4. Petitioner pleads that the burden of proving the non-receipt of income is beyond the reasonable burden which the Court should place on an individual, and
5. Petitioner pleads that the entire case by the Government is based upon a "naked assertion", i.e. one person's word against another's, and therefore is insufficient to sustain a decision in the Government's favor.
On October 23, 1995, petitioner filed a Motion to Shift Burden of Proof to Respondent. Relying on Portillo v. Commissioner [93-1 USTC ╤ 50,222], 988 F.2d 27 (5th Cir. 1993), revg. and remanding [Dec. 48,012(M)] T.C. Memo. 1992-99, and Portillo v. Commissioner [91-2 USTC ╤ 50,304], 932 F.2d 1128 (5th Cir. 1991), affg. in part and revg. in part [Dec. 46,373(M)] T.C. Memo. 1990-68, petitioner contends that respondent failed to provide a factual foundation for her determination, and, therefore, the notice of deficiency constitutes a "naked assertion". Based on these arguments, petitioner concludes that the normal presumption of correctness should not apply to respondent's deficiency determination and that the burden of proof should shift to respondent.
On November 13, 1995, respondent filed an answer to the petition generally denying the allegations contained therein. On the same date, respondent filed an objection to petitioner's motion to shift the burden of proof. Respondent argues that petitioner's motion should be denied on the ground that the petition filed herein fails to state a justiciable claim for relief and is based on nothing more than time-worn tax protester arguments. In this regard, respondent maintains that, although the petition includes an allegation that respondent erred in her determinations, petitioner failed to allege any specific facts regarding the correct amount of his tax liability. In the alternative, respondent contends that petitioner's motion is premature and that the question of the placement of the burden of proof is a matter best resolved at trial.
This matter was called for hearing in Washington, D.C. Counsel for respondent appeared at the hearing and presented argument in opposition to the pending motion. Although petitioner did not appear at the hearing, he did file a written statement with the Court pursuant to Rule 50(c), in response to respondent's objection to his motion. In that statement, petitioner asserts that the compensation that he receives in exchange for his labor is not income as defined in the Internal Revenue Code. Petitioner also contends that he is not subject to the Federal income tax because he is a "Self-governing Free Born Sovereign Citizen". Significantly, petitioner admits that he receives compensation from the operation of a chiropractic business. He asserts that any gains earned on his investments do not constitute taxable income.
We begin with the well-settled rule that determinations made by the Commissioner in a notice of deficiency normally are presumed to be correct, and the taxpayer bears the burden of proving that those determinations are erroneous. Rule 142(a); Welch v. Helvering [3 USTC ╤ 1164], 290 U.S. 111, 115 (1933). In addition, this Court ordinarily will not look behind a statutory notice of deficiency to examine the evidence used or the propriety of respondent's motives or conduct in determining the deficiency. Riland v. Commissioner [Dec. 39,230], 79 T.C. 185, 201 (1982); Greenberg's Express, Inc. v. Commissioner [Dec. 32,640], 62 T.C. 324, 327 (1974).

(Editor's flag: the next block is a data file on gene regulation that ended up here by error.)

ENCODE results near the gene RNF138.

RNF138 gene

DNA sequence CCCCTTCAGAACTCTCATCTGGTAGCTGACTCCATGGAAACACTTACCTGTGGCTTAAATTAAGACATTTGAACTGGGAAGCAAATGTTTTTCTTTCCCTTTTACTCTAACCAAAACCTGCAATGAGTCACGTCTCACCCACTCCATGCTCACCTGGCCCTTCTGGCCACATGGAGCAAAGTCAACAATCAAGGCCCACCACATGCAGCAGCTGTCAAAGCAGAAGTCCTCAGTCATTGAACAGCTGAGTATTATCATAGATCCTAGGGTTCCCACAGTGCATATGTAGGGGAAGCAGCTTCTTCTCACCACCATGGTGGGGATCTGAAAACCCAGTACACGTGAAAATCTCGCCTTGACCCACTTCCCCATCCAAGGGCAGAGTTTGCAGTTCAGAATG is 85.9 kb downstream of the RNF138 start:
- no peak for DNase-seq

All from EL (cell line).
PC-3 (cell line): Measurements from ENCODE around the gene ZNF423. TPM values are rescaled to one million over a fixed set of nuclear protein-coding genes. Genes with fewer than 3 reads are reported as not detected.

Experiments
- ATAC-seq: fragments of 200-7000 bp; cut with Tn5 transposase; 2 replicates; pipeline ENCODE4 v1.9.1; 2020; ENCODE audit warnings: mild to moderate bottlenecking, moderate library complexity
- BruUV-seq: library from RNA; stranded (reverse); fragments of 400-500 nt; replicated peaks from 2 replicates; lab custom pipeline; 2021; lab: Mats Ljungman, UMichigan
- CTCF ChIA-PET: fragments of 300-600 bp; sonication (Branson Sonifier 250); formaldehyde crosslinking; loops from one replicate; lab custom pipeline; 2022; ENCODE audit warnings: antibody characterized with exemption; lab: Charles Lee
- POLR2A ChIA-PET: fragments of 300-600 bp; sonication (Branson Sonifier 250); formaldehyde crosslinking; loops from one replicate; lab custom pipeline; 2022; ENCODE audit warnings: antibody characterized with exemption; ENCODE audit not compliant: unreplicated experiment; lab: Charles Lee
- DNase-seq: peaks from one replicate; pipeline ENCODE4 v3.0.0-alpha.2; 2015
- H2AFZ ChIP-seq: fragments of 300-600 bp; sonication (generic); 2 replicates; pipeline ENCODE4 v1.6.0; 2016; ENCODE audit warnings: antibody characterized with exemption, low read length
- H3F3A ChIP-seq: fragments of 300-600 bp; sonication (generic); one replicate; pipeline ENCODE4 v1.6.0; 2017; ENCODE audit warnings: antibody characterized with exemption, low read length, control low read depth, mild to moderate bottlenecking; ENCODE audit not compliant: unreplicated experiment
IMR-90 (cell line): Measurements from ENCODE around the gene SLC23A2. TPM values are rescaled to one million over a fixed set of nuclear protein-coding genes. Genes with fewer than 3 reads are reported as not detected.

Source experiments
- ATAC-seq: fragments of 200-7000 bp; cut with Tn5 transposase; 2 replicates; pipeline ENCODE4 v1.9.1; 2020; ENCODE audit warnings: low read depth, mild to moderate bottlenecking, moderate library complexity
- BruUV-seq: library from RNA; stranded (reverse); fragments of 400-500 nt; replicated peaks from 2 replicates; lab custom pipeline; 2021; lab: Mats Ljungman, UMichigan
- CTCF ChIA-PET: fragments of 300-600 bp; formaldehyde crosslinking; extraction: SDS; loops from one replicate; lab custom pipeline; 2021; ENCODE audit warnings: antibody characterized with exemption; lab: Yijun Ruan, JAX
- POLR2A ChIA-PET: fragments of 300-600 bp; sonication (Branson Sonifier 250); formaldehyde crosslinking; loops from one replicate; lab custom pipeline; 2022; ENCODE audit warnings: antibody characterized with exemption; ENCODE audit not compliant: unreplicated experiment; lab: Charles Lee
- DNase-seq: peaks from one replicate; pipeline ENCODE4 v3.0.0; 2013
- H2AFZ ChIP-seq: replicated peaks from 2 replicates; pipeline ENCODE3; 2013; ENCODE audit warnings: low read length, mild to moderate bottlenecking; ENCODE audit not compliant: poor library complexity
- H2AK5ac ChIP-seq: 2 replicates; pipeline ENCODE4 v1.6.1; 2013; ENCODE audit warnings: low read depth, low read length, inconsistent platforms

There are exceptions to the general rule that the Commissioner's determination is presumed to be correct. One such exception arises in cases involving unreported income where the taxpayer challenges the notice of deficiency on the ground that it is arbitrary, and the Commissioner fails to substantiate her determination with predicate evidence. Sealy Power, Ltd. v. Commissioner [95-1 USTC ╤ 50,103], 46 F.3d 382, 386 (5th Cir. 1995), affg. in part, revg. in part, and remanding in part [Dec. 48,092(M)] T.C. Memo. 1992-168; Portillo v. Commissioner [91-2 USTC ╤ 50,304], 932 F.2d at 1133. 4
4 An appeal in the instant case would lie in the Court of Appeals for the Fifth Circuit.
As indicated, petitioner moves to shift the burden of proof in the instant case based on his assertion that the notice of deficiency is arbitrary. Respondent counters that petitioner's motion should be denied, and his petition fails to state a justiciable claim for relief. We agree.
Rule 34(b)(4) requires that a petition filed in this Court contain clear and concise assignments of each and every error which the taxpayer alleges to have been committed by the Commissioner in the determination of the deficiency and the additions to tax in dispute. Rule 34(b)(5) further requires that the petition contain clear and concise lettered statements of the facts on which the taxpayer bases the assignments of error. See Jarvis v. Commissioner [Dec. 38,459], 78 T.C. 646, 658 (1982). Any issue not raised in the pleadings is deemed to be conceded. Rule 34(b)(4); Jarvis v. Commissioner, supra at 658 n.19; Gordon v. Commissioner [Dec. 36,748], 73 T.C. 736, 739 (1980). Further, the failure of a party to plead or otherwise proceed as provided in the Court's Rules may be grounds for the Court to hold such party in default either on the motion of another party or on the initiative of the Court. Rule 123(a).